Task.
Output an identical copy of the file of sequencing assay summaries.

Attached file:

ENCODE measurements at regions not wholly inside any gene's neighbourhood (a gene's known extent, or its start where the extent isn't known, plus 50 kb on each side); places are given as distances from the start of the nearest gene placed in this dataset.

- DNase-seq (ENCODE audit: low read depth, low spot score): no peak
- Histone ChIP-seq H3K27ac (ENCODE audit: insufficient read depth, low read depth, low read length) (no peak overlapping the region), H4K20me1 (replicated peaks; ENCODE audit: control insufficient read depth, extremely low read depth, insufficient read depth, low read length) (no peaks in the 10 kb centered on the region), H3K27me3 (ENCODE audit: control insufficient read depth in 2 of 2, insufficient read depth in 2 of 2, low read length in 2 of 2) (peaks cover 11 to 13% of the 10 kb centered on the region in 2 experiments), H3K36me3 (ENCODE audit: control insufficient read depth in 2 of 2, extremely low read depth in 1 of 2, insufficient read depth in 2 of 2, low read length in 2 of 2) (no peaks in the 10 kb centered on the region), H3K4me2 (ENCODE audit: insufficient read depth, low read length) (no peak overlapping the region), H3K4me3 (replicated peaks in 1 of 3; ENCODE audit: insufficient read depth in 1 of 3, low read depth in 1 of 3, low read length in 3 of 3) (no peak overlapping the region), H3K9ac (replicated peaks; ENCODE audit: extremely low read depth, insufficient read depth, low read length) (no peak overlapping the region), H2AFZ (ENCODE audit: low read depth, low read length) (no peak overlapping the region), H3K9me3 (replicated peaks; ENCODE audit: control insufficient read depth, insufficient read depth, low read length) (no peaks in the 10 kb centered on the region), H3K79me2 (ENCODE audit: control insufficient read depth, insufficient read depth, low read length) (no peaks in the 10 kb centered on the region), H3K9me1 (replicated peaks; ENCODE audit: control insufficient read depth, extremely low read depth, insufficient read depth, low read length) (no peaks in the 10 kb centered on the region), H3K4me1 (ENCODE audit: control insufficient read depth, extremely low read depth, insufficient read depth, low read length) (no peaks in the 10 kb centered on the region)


ENCODE measurements at regions not wholly inside any gene's neighbourhood (a gene's known extent, or its start where the extent isn't known, plus 50 kb on each side); places are given as distances from the start of the nearest gene placed in this dataset.

- DNase-seq (ENCODE audit: low read depth, low spot score): no peak
- Histone ChIP-seq H3K27ac (ENCODE audit: insufficient read depth, low read depth, low read length) (no peak overlapping the region), H4K20me1 (replicated peaks; ENCODE audit: control insufficient read depth, extremely low read depth, insufficient read depth, low read length) (no peaks in the 10 kb centered on the region), H3K27me3 (ENCODE audit: control insufficient read depth in 2 of 2, insufficient read depth in 2 of 2, low read length in 2 of 2) (peaks cover 11 to 13% of the 10 kb centered on the region in 2 experiments), H3K36me3 (ENCODE audit: control insufficient read depth in 2 of 2, extremely low read depth in 1 of 2, insufficient read depth in 2 of 2, low read length in 2 of 2) (no peaks in the 10 kb centered on the region), H3K4me2 (ENCODE audit: insufficient read depth, low read length) (no peak overlapping the region), H3K4me3 (replicated peaks in 1 of 3; ENCODE audit: insufficient read depth in 1 of 3, low read depth in 1 of 3, low read length in 3 of 3) (no peak overlapping the region), H3K9ac (replicated peaks; ENCODE audit: extremely low read depth, insufficient read depth, low read length) (no peak overlapping the region), H2AFZ (ENCODE audit: low read depth, low read length) (no peak overlapping the region), H3K9me3 (replicated peaks; ENCODE audit: control insufficient read depth, insufficient read depth, low read length) (no peaks in the 10 kb centered on the region), H3K79me2 (ENCODE audit: control insufficient read depth, insufficient read depth, low read length) (no peaks in the 10 kb centered on the region), H3K9me1 (replicated peaks; ENCODE audit: control insufficient read depth, extremely low read depth, insufficient read depth, low read length) (no peaks in the 10 kb centered on the region), H3K4me1 (ENCODE audit: control insufficient read depth, extremely low read depth, insufficient read depth, low read length) (no peaks in the 10 kb centered on the region)